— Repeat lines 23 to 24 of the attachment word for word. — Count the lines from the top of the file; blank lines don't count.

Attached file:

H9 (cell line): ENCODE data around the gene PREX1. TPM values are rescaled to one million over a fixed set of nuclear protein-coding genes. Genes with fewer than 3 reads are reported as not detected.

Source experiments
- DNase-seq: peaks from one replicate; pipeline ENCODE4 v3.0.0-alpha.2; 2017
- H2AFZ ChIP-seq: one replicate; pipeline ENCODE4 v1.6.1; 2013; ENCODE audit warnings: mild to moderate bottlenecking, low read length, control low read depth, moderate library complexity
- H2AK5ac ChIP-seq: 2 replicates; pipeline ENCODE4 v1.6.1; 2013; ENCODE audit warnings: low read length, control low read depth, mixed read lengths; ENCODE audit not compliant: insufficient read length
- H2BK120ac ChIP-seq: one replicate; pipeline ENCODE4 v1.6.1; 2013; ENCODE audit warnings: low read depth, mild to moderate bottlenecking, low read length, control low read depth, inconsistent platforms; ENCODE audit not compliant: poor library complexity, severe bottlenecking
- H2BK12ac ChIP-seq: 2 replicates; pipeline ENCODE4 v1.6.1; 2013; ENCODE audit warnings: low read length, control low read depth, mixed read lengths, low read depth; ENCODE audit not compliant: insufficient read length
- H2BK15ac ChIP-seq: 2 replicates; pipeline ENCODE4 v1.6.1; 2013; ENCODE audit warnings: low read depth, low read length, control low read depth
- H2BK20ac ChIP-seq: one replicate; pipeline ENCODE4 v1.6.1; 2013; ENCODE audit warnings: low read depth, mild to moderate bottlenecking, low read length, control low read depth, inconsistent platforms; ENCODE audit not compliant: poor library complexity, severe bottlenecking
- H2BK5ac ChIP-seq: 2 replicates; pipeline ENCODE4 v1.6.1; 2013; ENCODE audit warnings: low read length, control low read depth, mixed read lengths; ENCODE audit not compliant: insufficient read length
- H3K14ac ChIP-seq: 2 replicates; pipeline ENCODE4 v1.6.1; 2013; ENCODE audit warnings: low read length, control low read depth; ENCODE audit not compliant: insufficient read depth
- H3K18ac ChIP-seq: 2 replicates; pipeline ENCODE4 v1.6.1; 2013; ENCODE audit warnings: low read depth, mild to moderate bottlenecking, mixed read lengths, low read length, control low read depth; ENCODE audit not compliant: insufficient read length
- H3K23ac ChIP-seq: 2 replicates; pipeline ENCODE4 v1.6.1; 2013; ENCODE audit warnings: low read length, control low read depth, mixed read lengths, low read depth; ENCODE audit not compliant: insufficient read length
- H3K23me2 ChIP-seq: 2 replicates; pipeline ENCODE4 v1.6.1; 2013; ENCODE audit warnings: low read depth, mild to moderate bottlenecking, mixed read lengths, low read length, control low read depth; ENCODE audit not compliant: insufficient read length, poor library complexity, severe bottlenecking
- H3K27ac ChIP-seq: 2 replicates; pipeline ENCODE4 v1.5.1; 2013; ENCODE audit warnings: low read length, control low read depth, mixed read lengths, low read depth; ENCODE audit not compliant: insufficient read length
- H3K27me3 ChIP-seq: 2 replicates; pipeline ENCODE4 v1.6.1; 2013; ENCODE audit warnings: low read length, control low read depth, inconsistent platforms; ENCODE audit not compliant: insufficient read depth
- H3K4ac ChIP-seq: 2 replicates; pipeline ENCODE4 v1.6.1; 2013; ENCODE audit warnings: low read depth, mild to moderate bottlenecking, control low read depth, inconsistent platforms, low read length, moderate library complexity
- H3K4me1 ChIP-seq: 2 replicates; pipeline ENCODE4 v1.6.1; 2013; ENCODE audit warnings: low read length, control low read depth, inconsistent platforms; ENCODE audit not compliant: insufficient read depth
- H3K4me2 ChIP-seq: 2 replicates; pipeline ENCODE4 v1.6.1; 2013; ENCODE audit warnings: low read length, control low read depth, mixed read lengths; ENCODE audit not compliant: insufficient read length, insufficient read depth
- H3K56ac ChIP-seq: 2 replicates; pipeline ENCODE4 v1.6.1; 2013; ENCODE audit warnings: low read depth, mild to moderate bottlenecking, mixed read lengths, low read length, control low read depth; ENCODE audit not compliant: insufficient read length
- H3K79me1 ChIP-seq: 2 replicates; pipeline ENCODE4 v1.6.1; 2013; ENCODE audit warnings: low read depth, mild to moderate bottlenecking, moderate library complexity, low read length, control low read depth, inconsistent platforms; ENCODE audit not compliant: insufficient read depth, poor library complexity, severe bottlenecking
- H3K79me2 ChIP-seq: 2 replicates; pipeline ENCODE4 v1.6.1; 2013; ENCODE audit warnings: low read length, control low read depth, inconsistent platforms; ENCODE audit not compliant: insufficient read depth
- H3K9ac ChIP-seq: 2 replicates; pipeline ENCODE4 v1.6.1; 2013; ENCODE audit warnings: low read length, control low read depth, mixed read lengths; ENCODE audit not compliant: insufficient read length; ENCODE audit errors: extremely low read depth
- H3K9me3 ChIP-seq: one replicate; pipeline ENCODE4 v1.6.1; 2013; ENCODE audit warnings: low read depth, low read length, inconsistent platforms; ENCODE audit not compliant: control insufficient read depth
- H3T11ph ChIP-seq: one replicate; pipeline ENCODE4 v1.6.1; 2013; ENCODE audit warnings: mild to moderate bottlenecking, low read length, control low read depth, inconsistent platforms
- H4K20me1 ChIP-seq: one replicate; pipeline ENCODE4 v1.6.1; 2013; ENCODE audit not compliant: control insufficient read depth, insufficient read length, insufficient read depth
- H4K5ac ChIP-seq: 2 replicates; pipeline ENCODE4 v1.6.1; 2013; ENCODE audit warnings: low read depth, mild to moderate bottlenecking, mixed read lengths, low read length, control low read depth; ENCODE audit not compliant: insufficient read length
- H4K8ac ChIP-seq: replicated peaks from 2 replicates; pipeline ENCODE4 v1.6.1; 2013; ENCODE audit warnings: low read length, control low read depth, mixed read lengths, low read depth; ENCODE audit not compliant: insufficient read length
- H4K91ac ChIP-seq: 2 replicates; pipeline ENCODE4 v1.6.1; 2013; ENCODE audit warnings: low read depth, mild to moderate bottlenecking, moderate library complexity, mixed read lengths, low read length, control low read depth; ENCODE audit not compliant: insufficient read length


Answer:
- H3K9ac ChIP-seq: 2 replicates; pipeline ENCODE4 v1.6.1; 2013; ENCODE audit warnings: low read length, control low read depth, mixed read lengths; ENCODE audit not compliant: insufficient read length; ENCODE audit errors: extremely low read depth
- H3K9me3 ChIP-seq: one replicate; pipeline ENCODE4 v1.6.1; 2013; ENCODE audit warnings: low read depth, low read length, inconsistent platforms; ENCODE audit not compliant: control insufficient read depth